Posts Tagged ‘projections’

Two years ago, a bipartisan group of NA residents came together to advocate for change on the North Allegheny School Board.   At that time, most of the school board members had been on the Board for over a decade, including Maureen Grosheider–who has been on the Board for 2 decades.
 
Under Grosheider’s Leadership, NA lacked a long-term strategic plan:
  1. The Board raised taxes for 3 years in a row (2010, 2011, and 2012).
  2. Inaccurate projections led to the recommendation to close an elementary school–the District projected an $8 million deficit, but ended the year with a $5 million surplus and an increase in elementary enrollment.
  3. Elementary classes operated above class size guidelines (11 sections were above the guidelines at the start of the 2012-13 school year).
  4. Classroom technology fell behind comparator districts (including Hampton and North Hills).
  5. The District was not compliant with Board Policy #4125–which requires that the District maintain a Citizen’s Advisory Committee to provide feedback on important District matters.
As a result of these issues, the district-wide movement to Save NA Schools took hold and 3 new members were elected to the NA School Board.  After the 2013 election, board members chose new board leadership and began the process of moving NA forward.
 
Under New Board Leadershipthe following changes have occurred:
 
  1. A new Budget and Finance Committee, comprised of 3 Board Members, was created to help prioritize District expenditures and develop a long-term plan with respect to fiscal management and tax increases.
  2. A new Technology Advisory Committee, comprised of teachers, parents, and taxpayers, was created to provide a variety of stakeholders with the opportunity to develop recommendations around advancing classroom technology. 
  3. A new Elementary Class Size Policy was created to provide guidelines for determining the number of elementary sections at the start of the year.
  4. A new Alternative Revenue Initiative was created for soliciting “payments in lieu of taxes” from large, non-profit organizations that reside in the District and benefit from the NA brand.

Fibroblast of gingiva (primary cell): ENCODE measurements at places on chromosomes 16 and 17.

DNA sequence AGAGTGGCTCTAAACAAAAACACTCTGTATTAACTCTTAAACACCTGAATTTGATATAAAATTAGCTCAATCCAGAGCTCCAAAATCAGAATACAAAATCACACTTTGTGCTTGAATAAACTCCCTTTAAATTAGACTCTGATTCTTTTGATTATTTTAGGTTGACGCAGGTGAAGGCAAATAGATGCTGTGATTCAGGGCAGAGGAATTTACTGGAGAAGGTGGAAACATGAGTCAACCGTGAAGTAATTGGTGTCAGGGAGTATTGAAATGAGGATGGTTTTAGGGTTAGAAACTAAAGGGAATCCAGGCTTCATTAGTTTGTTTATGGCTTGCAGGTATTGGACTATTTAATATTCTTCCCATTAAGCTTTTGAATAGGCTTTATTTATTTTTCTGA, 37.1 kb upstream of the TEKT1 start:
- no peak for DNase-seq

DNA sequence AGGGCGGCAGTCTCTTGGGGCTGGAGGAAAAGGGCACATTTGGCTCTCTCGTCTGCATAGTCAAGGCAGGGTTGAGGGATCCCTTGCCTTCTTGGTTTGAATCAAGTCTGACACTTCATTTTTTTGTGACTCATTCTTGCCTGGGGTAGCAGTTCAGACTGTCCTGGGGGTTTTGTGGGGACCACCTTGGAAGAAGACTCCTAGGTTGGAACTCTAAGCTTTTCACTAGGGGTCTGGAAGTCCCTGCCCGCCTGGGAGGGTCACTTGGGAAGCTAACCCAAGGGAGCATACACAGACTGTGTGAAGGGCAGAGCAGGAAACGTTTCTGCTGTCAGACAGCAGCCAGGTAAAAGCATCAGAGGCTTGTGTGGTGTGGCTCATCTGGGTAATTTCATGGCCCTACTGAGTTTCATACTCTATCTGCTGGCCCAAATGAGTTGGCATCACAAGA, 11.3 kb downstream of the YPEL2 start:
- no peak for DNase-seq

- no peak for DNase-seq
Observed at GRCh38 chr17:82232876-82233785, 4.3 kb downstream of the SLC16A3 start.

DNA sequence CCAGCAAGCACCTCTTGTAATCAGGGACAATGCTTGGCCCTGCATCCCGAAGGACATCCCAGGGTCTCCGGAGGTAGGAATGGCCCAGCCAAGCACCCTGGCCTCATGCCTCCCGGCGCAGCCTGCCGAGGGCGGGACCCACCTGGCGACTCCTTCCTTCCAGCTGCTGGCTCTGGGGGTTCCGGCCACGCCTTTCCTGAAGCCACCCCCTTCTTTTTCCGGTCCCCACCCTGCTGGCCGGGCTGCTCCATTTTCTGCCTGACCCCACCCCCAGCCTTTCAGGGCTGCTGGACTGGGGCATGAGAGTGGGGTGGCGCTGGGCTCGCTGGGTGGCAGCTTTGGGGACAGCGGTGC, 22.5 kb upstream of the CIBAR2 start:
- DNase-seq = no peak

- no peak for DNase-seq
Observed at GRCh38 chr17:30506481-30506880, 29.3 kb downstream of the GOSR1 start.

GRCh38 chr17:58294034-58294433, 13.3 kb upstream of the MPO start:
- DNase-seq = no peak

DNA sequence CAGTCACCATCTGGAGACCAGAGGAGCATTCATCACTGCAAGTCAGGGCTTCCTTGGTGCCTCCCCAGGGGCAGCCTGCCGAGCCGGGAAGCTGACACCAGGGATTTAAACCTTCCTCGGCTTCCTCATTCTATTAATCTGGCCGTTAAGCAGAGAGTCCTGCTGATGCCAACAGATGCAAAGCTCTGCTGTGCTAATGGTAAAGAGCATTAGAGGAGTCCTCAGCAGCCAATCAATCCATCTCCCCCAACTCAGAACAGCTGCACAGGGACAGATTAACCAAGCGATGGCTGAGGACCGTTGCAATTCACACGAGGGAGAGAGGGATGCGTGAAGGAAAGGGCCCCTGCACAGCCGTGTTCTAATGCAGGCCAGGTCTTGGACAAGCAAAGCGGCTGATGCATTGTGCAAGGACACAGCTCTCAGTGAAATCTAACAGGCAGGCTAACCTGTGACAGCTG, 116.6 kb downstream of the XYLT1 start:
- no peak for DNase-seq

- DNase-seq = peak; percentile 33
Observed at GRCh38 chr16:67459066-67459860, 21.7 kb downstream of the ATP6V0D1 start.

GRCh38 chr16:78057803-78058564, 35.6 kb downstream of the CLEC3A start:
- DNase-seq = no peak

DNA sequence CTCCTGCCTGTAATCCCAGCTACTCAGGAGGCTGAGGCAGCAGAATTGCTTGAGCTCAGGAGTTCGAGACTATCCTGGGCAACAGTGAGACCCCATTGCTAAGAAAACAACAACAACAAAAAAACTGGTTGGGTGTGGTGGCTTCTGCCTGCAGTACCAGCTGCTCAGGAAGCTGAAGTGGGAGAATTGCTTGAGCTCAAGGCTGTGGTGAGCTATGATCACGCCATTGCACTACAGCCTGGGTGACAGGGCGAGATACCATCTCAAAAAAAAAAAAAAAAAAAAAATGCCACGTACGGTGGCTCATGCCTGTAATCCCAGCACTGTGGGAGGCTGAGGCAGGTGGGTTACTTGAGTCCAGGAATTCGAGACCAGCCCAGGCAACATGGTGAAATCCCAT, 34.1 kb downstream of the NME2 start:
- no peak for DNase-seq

5. A new Citizen’s Advisory Committee was reinstated to give NA constituents the opportunity to provide feedback on important District matters.
 
As you can see, many positive changes have occurred under new board leadership.  We believe it’s important to keep that momentum going.  
 
Vote FILIAGGI, FINLEY, MAHLER, MEYER, DISQUE, & BLACKBURN on May 19th to Move NA Forward!
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The two redistricting scenarios presented to the school board on October 23, 2013, will move considerably more elementary students than the redistricting scenario presented last year.

On November 14, 2012, the administration presented a redistricting scenario that only moved 264 elementary students if Peebles Elementary remained open. The same presentation showed 500-600 elementary students would be moved if Peebles Elementary were to close.

nov14balanceslide

Now the administration is proposing two scenarios that would redistrict 400 or more elementary students, despite the fact Peebles Elementary will remain open.  The October 23, 2013 presentation does not account for the number of middle schools students who would be impacted.

10.23presentation

These inconsistencies illustrate the need for more transparency surrounding the redistricting process. The administration has not released maps, enrollment projections, or other details upon which these scenarios are based.

The administration’s October 23, 2013 redistricting presentation may be viewed here.

The candidates endorsed by SaveNASchools are running on a platform for more transparency and more community involvement in the board’s decision-making processes. Please visit www.movenaforward.com to learn more.

Note: It’s extremely important that NA residents are aware of the special election for a 2-year board seat. The redistricting plan will be voted on by the new school board and Kevin Mahler is a strong advocate for the community.

The recommendation to close an school in the North Allegheny School District relies on two assumptions:

1. Enrollment will decline overall

2. Class size guidelines (not maximums) will be 25 students for grades K-2 and 30 students for grades 3-5

The district’s ability to close a small elementary school is contingent on a decline in student enrollment, which relies on projections prepared by the administration, as well as those contained in the Phase 2 report.
The 5-year enrollment projections prepared by the administration have consistently understated actual enrollment for the past 13 years.

Enrollment Graph 1

Consider the following:
  • In November 1999, the 2004 enrollment was forecast at 7856;
    2004 actual was 8193 (+337) [11/24/99 Post Gazette]